For immigrants helplessly entangled in our country’s broken immigration system, Big Brother is watching. Last week, the Department of Justice (DOJ) issued a shocking new rule requiring federal agencies to collect DNA samples from non-U.S. persons who are detained under the authority of the U.S in a vague attempt to catch criminals.
Immigration and civil liberties groups are decrying the new rule, saying that it poses a direct threat to basic constitutional and privacy rights. Even the European Court of Human Rights unanimously ruled that a similar British DNA policy violated privacy rights. Previously, the federal government was authorized to collect DNA samples only from persons convicted of felonies, violent crimes, aggravated sexual abuse, or serious military offenses. Now, considering the likelihood of legal U.S. residents and citizens getting caught up in immigration raids, it’s even possible that individuals who are legally in the U.S. with no criminal history will be subjected under this new rule to DNA testing without their consent. According to the American Immigration Lawyers Association, the rule:
- Contains no explicit protections to ensure these populations [legal residents and citizens] are excluded from its coverage;
- Does not include any explicit protections or agency requirements regarding individuals detained while pursuing a claim to U.S. citizenship or residents detained pending a determination about their residency;
- Provides no recourse for individuals to remove their DNA from federal criminal databases even in cases where they have been wrongfully detained or may have even become citizens or proven their U.S. citizenship after being held in detention.
The American Civil Liberties Union (ACLU) is also saying that the new rule “turns the presumption of innocence on its head,” as the rule itself is based in the fundamental myth of immigrant criminality. Numerous studies by independent researchers and government commissions over the past 100 years have consistently found that immigrants are less likely to commit crimes than the native-born. This holds true for both legal immigrants and the undocumented, regardless of their country of origin or level of education. The Los Angeles Times quoted immigration lawyer and former president of the Mexican American Bar Association, Alan Diamante, saying:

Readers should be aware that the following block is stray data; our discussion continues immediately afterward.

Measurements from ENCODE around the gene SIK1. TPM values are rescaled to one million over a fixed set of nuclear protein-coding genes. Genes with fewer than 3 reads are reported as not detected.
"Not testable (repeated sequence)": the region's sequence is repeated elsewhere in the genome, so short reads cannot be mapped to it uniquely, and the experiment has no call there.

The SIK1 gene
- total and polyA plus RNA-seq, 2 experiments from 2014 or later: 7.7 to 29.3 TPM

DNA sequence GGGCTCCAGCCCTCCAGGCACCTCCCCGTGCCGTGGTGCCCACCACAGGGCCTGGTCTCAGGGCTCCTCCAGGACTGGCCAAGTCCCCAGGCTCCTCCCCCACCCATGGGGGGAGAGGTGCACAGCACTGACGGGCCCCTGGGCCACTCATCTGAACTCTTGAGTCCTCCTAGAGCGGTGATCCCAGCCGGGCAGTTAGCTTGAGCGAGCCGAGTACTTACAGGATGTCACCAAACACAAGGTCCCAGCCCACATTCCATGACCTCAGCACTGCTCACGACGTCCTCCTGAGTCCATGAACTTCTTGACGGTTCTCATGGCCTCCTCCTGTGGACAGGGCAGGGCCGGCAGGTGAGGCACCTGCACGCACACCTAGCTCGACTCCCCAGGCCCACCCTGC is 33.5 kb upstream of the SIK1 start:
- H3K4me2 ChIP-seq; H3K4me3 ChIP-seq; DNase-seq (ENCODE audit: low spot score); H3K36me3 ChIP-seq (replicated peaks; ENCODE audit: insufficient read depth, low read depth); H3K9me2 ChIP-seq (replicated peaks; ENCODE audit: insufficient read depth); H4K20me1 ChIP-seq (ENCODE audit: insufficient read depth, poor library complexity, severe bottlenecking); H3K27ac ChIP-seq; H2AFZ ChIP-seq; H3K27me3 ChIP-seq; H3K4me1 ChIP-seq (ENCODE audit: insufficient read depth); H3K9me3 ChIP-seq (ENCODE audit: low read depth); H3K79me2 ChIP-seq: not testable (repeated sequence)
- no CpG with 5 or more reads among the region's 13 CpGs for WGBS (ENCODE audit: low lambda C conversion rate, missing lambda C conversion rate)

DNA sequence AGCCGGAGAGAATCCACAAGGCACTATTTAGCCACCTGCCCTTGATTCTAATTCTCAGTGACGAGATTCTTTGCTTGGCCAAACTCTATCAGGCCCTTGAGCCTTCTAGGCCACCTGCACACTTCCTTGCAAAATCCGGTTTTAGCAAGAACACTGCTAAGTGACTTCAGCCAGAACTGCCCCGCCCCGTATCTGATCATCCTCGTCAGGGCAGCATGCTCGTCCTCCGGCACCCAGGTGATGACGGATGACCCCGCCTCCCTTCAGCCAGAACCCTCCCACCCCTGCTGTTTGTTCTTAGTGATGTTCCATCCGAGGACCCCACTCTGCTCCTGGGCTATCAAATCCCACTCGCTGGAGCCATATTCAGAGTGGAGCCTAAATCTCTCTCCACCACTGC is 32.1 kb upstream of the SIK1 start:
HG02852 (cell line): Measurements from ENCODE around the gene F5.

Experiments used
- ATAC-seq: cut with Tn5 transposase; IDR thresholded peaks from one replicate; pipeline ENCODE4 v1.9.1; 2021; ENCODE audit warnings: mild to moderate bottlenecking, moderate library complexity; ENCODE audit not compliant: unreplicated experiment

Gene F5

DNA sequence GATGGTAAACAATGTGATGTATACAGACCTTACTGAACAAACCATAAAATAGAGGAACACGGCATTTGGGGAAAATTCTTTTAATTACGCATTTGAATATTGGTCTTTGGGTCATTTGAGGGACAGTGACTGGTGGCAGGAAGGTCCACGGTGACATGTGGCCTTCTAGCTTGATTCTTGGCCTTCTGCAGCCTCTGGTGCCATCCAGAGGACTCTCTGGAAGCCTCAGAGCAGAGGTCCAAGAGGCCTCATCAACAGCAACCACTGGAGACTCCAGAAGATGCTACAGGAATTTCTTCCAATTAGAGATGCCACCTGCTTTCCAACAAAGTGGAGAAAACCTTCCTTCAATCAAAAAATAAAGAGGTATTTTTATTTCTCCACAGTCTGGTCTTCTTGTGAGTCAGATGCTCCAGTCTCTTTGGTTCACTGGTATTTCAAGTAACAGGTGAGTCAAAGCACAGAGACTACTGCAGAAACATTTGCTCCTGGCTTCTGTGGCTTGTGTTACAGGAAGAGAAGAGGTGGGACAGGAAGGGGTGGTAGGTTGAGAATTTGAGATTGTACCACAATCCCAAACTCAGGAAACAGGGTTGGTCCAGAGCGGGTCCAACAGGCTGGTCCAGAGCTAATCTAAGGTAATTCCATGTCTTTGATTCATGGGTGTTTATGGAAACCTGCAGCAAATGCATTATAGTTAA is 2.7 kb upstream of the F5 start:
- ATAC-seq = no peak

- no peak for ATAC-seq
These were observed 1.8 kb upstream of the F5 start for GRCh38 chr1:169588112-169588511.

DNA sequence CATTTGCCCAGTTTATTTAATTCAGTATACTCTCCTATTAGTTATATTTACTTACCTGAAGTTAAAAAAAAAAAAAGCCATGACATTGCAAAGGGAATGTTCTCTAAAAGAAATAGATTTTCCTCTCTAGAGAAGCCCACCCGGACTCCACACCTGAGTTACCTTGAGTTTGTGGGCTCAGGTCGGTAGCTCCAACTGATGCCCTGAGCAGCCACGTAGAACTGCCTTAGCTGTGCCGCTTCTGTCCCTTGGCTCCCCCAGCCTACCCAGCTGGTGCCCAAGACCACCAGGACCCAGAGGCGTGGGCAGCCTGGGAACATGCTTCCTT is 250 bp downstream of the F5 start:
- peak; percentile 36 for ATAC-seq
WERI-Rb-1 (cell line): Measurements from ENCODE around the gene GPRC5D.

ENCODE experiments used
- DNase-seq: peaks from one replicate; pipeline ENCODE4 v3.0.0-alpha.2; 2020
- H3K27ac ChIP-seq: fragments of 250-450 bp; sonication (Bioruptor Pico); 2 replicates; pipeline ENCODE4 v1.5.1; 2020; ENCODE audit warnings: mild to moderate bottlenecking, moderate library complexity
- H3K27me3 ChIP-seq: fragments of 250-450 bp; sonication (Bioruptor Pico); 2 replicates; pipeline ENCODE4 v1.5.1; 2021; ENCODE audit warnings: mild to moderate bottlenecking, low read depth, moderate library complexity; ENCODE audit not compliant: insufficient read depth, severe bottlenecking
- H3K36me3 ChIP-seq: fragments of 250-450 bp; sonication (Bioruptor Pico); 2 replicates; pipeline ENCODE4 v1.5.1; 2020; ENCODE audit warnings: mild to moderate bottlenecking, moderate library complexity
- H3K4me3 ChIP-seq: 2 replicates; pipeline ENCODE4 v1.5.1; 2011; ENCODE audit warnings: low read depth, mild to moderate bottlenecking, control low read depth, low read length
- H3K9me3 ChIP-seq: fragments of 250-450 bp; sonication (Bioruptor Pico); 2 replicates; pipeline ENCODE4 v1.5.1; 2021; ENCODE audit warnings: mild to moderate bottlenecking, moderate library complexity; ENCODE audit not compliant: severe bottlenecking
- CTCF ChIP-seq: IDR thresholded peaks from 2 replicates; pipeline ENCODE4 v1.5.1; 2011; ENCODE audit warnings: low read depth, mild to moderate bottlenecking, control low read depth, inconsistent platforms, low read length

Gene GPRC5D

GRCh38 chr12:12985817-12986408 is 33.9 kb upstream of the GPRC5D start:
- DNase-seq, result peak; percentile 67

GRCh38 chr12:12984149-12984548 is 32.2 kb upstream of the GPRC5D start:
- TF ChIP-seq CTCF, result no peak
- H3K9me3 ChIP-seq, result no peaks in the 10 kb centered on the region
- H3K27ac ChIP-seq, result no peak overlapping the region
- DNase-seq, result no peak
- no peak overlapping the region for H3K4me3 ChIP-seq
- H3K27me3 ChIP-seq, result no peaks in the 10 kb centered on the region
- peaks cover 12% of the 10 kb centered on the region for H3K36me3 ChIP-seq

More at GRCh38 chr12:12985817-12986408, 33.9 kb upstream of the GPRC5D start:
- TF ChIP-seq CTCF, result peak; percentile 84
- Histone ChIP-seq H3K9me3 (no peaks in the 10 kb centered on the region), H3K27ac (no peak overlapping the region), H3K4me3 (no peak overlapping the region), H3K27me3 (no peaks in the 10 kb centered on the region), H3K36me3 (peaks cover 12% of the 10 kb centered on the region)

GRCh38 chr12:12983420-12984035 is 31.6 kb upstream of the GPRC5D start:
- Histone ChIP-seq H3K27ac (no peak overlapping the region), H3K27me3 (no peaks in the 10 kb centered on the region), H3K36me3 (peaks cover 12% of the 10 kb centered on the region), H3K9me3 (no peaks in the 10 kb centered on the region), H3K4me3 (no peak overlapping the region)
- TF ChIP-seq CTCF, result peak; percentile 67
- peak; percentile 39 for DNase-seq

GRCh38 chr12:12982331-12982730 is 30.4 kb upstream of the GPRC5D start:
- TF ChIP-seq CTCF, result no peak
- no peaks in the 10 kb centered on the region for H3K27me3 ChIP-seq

“There seems to be a movement to defining anybody who’s here in the United States unlawfully as a criminal per se…A lot of these folks don’t have any crimes other than the fact that they’re here unlawfully. I see these people as innocent.”
Lastly, the coercive collection of DNA from a vulnerable population raises some serious questions about who we are as a society. As California lawyer Geri Kahn points out:
The government describes this law as just another means of data collection – like fingerprints, but this is not quite true; DNA reveals much more. A set of fingerprints can be used to identify a person and nothing more. A DNA sample contains not just identity but also a person’s genetic make-up. It is not clear what the government would do with the knowledge of a person’s genetic make up, but is alarming that they could do a search for all people with a “gene x.” Do we want the government to have this kind of information?
Dangerous criminals must be punished, and immigrants who are dangerous criminals should not be allowed to enter the U.S. or should be deported if they already are here. But forcefully collecting the genetic information of detained immigrants will do more harm than good and won’t help much with fighting crime because-as a 100 years of evidence shows-high rates of immigration are not associated with higher rates of crime.
Photo by gravitywave.
FILED UNDER: undocumented immigration